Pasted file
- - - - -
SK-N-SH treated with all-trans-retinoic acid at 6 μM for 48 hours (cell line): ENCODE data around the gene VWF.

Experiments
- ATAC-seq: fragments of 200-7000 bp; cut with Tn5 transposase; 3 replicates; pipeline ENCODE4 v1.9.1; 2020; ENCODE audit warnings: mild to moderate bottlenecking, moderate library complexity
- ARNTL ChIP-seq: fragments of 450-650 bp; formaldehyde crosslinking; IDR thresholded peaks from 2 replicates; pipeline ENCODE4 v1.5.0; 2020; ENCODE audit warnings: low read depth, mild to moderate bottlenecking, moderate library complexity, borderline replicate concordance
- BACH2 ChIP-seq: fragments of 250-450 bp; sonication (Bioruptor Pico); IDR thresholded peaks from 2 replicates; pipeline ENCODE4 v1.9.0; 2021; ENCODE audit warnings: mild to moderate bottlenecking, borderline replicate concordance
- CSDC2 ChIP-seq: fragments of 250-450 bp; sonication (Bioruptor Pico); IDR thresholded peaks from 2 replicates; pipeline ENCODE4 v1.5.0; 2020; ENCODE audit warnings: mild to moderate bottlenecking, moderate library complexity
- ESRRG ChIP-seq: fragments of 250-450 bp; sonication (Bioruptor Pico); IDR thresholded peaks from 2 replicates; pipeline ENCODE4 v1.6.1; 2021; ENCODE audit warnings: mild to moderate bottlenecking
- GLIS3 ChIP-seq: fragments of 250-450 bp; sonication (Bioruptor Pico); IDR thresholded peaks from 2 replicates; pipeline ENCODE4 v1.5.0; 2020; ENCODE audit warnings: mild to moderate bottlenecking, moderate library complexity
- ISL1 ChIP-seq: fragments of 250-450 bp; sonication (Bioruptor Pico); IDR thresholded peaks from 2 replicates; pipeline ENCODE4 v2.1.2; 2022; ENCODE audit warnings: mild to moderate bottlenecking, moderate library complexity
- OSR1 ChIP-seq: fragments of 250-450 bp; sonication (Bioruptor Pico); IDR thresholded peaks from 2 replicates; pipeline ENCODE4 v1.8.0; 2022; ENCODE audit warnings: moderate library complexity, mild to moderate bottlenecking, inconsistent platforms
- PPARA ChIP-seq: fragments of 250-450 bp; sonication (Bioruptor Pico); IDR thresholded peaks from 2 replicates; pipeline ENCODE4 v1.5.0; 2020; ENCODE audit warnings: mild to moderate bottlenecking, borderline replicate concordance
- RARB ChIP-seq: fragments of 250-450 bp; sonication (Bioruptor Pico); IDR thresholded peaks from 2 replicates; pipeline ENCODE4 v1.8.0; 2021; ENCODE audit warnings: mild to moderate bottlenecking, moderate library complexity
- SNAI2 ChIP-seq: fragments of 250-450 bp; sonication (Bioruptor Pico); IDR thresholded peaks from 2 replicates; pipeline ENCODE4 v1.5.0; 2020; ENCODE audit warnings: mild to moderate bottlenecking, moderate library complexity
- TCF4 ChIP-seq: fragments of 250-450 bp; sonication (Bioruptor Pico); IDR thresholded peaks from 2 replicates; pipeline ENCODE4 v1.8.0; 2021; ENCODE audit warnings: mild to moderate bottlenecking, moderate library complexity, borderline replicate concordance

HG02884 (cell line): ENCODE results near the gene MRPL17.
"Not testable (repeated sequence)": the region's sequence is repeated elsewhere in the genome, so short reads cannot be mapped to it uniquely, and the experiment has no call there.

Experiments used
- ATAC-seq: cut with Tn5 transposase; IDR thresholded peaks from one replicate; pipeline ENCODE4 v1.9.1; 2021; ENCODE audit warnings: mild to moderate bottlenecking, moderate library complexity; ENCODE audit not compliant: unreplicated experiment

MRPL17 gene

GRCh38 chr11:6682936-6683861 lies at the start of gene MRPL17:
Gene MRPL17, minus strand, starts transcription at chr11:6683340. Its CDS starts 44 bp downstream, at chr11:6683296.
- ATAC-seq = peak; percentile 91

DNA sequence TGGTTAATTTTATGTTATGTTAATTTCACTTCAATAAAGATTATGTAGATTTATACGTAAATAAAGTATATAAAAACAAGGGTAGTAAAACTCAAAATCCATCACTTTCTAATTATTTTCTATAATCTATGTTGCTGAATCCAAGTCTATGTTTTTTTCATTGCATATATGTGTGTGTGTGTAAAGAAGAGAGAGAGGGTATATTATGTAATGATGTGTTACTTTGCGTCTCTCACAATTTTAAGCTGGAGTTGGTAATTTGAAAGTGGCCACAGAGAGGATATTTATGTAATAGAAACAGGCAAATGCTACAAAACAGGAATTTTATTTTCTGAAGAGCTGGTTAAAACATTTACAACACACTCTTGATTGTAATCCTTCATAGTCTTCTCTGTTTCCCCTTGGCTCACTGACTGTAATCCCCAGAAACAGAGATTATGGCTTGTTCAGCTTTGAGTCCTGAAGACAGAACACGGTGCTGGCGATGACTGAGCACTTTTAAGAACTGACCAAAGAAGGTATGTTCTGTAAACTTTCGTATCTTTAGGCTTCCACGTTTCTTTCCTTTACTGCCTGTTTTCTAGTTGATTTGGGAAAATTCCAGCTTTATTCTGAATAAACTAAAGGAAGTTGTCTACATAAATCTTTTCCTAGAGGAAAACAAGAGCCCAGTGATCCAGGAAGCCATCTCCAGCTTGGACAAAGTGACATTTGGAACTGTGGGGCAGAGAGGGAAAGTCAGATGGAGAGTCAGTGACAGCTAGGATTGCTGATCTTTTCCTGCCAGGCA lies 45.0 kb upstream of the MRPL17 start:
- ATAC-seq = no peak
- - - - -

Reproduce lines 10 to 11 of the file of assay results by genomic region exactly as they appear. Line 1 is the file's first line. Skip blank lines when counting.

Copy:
- OSR1 ChIP-seq: fragments of 250-450 bp; sonication (Bioruptor Pico); IDR thresholded peaks from 2 replicates; pipeline ENCODE4 v1.8.0; 2022; ENCODE audit warnings: moderate library complexity, mild to moderate bottlenecking, inconsistent platforms
- PPARA ChIP-seq: fragments of 250-450 bp; sonication (Bioruptor Pico); IDR thresholded peaks from 2 replicates; pipeline ENCODE4 v1.5.0; 2020; ENCODE audit warnings: mild to moderate bottlenecking, borderline replicate concordance